Patient selection

Between January 2010 and December 2013, 429 consecutive patients underwent TAVI using the balloon-expandable Edwards SAPIEN XT prosthesis (Edwards Lifesciences) or the self-expanding CoreValve (Medtronic, Minneapolis, MN, USA), and were included in a prospective single-centre registry. All patients had severe symptomatic aortic stenosis. The indication for TAVI was based on the decision of the Heart Team. The patients were considered candidates for TAVI when their logistic EuroSCORE was ≥20% in case of frailty or co-morbidities contraindicating surgical aortic valve replacement. All patients provided signed informed consent for subsequent data collection and analysis for research purposes.

The screening process included transthoracic echocardiography (TTE), selective coronary angiography, aortography, iliofemoral angiography and computed tomography (CT) of the aorta/aortic valve and iliofemoral access. Transoesophageal echocardiography was not used. CT was performed to assess the feasibility of a transfemoral approach. A minimum diameter of 6mm was required for a CoreValve and minimum diameters of 6, 6.5 and 7mm were required for the 23-mm, 26-mm and 29-mm Edwards SAPIEN XT valves, respectively. Tortuosities, as well as the degree and extent of calcifications, were assessed to confirm suitability for a femoral approach. CT also assessed the distribution of valvular and annular calcifications, the distances between the annulus and the ostia of both coronary arteries and the measurement of the annulus (diameter, perimeter and area), as previously described.


Briefly, the Edwards SAPIEN XT valve is made of three bovine pericardial leaflets sewn onto a cobalt chromium frame; it is crimped over the shaft of the NovaFlex™ delivery system and mounted on the balloon after introduction into the abdominal aorta. The CoreValve is a self-expanding nitinol-framed valve, with three leaflets made of porcine pericardial tissue, delivered by a catheter after being loaded onto it by a specific compression system.

Cardiac catheterization and premedication

Transfemoral procedures were performed in a conventional cardiac catheterization laboratory, with sterile precautions, using local anaesthesia and conscious sedation (nalbuphine 5mg and midazolam 1mg) in all cases. TTE was not used during the procedure and the percutaneous approach was performed using a preclosing system (Prostar; Abbott Inc., Chicago, IL, USA). All of the equipment was present and ready to use in the catheterization laboratory, and the anaesthesiologist, echocardiographer and surgeon were immediately available in the event of any complication. Until June 2013, patients were preloaded with aspirin (160mg) and clopidogrel (300mg), and continued clopidogrel (75mg daily) for 1-month and aspirin (75mg daily) indefinitely. After June 2013, patients no longer received a loading dose of clopidogrel, and clopidogrel was started at 75mg after the procedure. Heparin (70 IU/kg) was administered immediately after insertion of the sheath, and systematically reversed at the end of the procedure by protamine sulphate administration since 2013.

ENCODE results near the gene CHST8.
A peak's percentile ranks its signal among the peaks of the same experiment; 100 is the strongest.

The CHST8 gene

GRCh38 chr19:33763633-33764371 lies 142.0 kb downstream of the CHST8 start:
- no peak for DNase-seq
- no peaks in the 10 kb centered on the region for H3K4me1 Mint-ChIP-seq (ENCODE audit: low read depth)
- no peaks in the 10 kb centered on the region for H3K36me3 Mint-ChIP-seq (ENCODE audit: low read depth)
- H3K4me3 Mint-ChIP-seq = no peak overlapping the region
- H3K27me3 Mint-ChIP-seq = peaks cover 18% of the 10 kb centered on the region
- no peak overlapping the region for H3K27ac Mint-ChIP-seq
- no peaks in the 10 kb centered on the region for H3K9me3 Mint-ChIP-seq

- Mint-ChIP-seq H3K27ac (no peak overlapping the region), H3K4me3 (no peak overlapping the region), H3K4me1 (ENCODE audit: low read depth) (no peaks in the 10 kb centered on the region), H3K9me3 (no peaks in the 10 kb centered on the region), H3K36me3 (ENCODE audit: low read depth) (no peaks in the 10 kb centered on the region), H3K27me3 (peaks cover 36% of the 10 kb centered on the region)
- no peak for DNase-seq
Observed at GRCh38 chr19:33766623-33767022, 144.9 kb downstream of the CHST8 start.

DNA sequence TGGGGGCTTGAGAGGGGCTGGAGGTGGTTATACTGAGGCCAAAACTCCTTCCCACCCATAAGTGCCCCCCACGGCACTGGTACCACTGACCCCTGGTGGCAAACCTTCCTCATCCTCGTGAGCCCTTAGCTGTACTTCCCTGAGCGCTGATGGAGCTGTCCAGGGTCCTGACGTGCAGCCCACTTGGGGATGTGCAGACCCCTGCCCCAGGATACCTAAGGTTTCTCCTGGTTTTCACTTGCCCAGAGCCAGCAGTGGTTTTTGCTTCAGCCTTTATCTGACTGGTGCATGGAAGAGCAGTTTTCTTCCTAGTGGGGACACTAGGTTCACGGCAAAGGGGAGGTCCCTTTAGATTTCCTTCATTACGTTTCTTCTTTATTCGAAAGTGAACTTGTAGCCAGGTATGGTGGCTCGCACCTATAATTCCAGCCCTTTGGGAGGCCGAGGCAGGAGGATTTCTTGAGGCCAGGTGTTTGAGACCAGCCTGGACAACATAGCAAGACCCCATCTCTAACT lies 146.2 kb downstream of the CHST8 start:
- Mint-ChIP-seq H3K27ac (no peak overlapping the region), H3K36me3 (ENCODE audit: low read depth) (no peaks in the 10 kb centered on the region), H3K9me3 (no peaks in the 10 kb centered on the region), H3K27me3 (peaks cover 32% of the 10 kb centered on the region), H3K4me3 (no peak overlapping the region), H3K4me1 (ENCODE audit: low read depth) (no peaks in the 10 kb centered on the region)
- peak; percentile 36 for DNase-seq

The techniques of Edwards SAPIEN XT and CoreValve valve implantation have been described in detail elsewhere [4, 5]. Briefly, in our centre, supravalvular aortography was performed to select the optimal view, aligning all cusps in a single plane. In many cases, the optimal configuration was preset with the help of three-dimensional CT aorta reconstruction. The selected femoral artery was “preclosed” with a 10F Prostar XL (Abbott Inc.). After crossing the aortic valve, a preshaped, 260cm long, 0.035 inch Amplatz Extra-Stiff Wire (Cook Medical, Bloomington, IN, USA) was placed in the left ventricle. Balloon sizing (i.e. supravalvular aortography performed during balloon aortic valvuloplasty) was performed in all cases under rapid ventricular pacing, as a final annulus assessment to choose the valve size. Valve positioning was based on fluoroscopy, using annular calcification as a landmark. The Edwards SAPIEN XT prosthesis was delivered using rapid ventricular pacing. The femoral arteriotomy was closed using the Prostar device. In the absence of a persistent atrioventricular block, the pacing lead was removed at the end of the procedure. Patients were monitored in the intensive care unit for at least 24hours after valve implantation.

Data collection

Data on clinical and TTE variables were obtained at baseline, discharge and 1-month, and were entered into our institutional database. In patients from remote institutions, outcomes at 30days were obtained by telephone interviews with the referring physician and exchange of TTE reports. One-year survival was obtained by systematic yearly check-up or by telephone interviews for patients lost to follow-up or from remote institutions.

Endpoint definitions

All-cause mortality and complications (stroke, bleeding, acute kidney injury, myocardial infarction and vascular complications) were reported at 30days according to the Valve Academic Research Consortium-2 (VARC-2) classification [6]. Other endpoints included device success and New York Heart Association heart failure functional class. Transvalvular mean aortic gradient, effective aortic valve area and the presence and severity of aortic valvular regurgitation were assessed by TTE according to the VARC-2 guidelines [6].

Statistical analysis

Continuous variables are presented as means±standard deviations or medians (interquartile ranges), according to the distribution. Categorical variables are presented as frequencies and percentages. Comparison between the four periods was done by the Kruskal–Wallis and Bonferroni–Holm–Shaffer tests for continuous and categorical variables, respectively. Survival rates were estimated up to 1 year by Kaplan–Meier analysis, and comparisons were made using the log-rank test. Differences were considered statistically significant at P values<0.05. All statistical analysis was performed using SPSS, version 17.0 (IBM, Armonk, NY, USA).